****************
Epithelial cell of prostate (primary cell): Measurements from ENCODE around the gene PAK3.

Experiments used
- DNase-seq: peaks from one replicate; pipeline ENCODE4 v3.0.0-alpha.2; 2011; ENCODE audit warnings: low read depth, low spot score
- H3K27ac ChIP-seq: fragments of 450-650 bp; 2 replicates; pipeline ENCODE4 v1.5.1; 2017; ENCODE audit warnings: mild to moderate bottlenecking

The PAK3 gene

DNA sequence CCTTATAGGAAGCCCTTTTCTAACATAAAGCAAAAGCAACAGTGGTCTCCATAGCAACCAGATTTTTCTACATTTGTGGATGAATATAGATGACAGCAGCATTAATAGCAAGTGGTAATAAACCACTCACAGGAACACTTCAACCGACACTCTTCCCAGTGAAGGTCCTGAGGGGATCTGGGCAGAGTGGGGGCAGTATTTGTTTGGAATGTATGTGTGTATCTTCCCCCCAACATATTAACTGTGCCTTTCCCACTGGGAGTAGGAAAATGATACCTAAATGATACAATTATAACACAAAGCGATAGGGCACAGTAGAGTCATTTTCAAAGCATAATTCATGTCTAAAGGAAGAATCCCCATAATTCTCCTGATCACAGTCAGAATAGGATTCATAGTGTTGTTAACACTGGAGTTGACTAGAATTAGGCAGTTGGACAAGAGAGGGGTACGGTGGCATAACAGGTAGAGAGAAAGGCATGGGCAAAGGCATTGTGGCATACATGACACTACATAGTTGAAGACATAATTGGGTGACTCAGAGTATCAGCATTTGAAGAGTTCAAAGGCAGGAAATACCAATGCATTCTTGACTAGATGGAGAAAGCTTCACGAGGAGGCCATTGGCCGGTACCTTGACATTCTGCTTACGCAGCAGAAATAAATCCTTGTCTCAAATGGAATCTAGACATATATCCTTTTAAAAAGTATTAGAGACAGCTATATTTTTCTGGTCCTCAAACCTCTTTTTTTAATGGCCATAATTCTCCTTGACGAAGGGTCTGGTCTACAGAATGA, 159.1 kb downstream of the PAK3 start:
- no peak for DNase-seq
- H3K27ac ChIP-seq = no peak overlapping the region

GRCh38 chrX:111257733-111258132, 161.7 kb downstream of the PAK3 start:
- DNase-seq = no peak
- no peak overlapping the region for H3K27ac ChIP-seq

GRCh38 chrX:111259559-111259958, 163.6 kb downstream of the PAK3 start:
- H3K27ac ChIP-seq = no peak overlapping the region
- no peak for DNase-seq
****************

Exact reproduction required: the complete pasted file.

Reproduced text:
Epithelial cell of prostate (primary cell): Measurements from ENCODE around the gene PAK3.

Experiments used
- DNase-seq: peaks from one replicate; pipeline ENCODE4 v3.0.0-alpha.2; 2011; ENCODE audit warnings: low read depth, low spot score
- H3K27ac ChIP-seq: fragments of 450-650 bp; 2 replicates; pipeline ENCODE4 v1.5.1; 2017; ENCODE audit warnings: mild to moderate bottlenecking

The PAK3 gene

DNA sequence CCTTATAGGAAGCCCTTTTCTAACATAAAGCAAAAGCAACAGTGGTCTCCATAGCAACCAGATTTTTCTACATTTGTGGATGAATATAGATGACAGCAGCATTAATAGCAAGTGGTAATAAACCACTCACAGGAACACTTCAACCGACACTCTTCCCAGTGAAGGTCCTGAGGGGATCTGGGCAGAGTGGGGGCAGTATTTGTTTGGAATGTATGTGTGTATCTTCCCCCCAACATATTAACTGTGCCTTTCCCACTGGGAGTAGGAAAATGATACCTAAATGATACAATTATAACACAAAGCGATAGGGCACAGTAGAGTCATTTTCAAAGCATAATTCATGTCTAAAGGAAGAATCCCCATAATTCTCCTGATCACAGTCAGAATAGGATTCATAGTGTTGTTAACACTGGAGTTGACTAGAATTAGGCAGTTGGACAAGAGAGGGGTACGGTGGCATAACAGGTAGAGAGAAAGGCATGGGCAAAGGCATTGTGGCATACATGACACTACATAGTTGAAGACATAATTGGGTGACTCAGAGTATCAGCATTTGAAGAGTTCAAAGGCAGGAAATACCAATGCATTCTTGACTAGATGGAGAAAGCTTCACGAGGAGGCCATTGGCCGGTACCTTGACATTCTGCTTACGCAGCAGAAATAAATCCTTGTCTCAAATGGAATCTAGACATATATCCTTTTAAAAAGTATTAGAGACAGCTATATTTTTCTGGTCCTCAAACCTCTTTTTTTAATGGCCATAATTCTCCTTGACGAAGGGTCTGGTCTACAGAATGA, 159.1 kb downstream of the PAK3 start:
- no peak for DNase-seq
- H3K27ac ChIP-seq = no peak overlapping the region

GRCh38 chrX:111257733-111258132, 161.7 kb downstream of the PAK3 start:
- DNase-seq = no peak
- no peak overlapping the region for H3K27ac ChIP-seq

GRCh38 chrX:111259559-111259958, 163.6 kb downstream of the PAK3 start:
- H3K27ac ChIP-seq = no peak overlapping the region
- no peak for DNase-seq